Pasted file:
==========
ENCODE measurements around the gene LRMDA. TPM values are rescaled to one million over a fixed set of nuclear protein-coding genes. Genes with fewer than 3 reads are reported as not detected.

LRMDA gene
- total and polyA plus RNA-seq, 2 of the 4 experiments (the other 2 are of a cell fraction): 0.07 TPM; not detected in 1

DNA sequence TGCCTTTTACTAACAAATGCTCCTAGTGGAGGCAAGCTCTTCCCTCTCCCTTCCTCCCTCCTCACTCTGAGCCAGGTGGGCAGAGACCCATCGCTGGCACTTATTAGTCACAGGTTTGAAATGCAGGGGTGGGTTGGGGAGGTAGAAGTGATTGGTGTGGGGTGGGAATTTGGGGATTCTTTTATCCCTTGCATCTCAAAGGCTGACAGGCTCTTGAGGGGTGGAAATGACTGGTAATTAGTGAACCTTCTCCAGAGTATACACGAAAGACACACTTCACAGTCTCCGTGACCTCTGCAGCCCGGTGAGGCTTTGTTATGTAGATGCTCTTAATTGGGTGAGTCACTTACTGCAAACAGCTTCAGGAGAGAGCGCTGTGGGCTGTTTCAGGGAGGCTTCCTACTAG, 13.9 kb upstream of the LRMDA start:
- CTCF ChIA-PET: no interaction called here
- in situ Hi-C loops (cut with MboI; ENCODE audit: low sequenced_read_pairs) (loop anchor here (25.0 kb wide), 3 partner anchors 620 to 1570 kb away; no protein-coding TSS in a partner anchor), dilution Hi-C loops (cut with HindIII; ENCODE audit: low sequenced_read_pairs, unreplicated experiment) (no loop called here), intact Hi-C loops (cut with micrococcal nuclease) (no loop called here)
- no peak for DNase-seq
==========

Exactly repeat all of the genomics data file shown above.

ENCODE measurements around the gene LRMDA. TPM values are rescaled to one million over a fixed set of nuclear protein-coding genes. Genes with fewer than 3 reads are reported as not detected.

LRMDA gene
- total and polyA plus RNA-seq, 2 of the 4 experiments (the other 2 are of a cell fraction): 0.07 TPM; not detected in 1

DNA sequence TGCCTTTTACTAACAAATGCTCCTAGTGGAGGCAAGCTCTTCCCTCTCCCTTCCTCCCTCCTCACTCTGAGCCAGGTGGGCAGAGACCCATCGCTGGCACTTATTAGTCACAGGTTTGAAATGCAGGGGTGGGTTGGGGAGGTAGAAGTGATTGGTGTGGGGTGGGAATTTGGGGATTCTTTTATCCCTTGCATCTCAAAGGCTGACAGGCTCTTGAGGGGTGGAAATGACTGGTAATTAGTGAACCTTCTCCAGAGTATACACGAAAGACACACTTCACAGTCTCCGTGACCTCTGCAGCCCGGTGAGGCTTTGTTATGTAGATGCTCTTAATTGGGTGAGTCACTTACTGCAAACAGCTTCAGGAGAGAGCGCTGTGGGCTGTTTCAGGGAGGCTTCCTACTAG, 13.9 kb upstream of the LRMDA start:
- CTCF ChIA-PET: no interaction called here
- in situ Hi-C loops (cut with MboI; ENCODE audit: low sequenced_read_pairs) (loop anchor here (25.0 kb wide), 3 partner anchors 620 to 1570 kb away; no protein-coding TSS in a partner anchor), dilution Hi-C loops (cut with HindIII; ENCODE audit: low sequenced_read_pairs, unreplicated experiment) (no loop called here), intact Hi-C loops (cut with micrococcal nuclease) (no loop called here)
- no peak for DNase-seq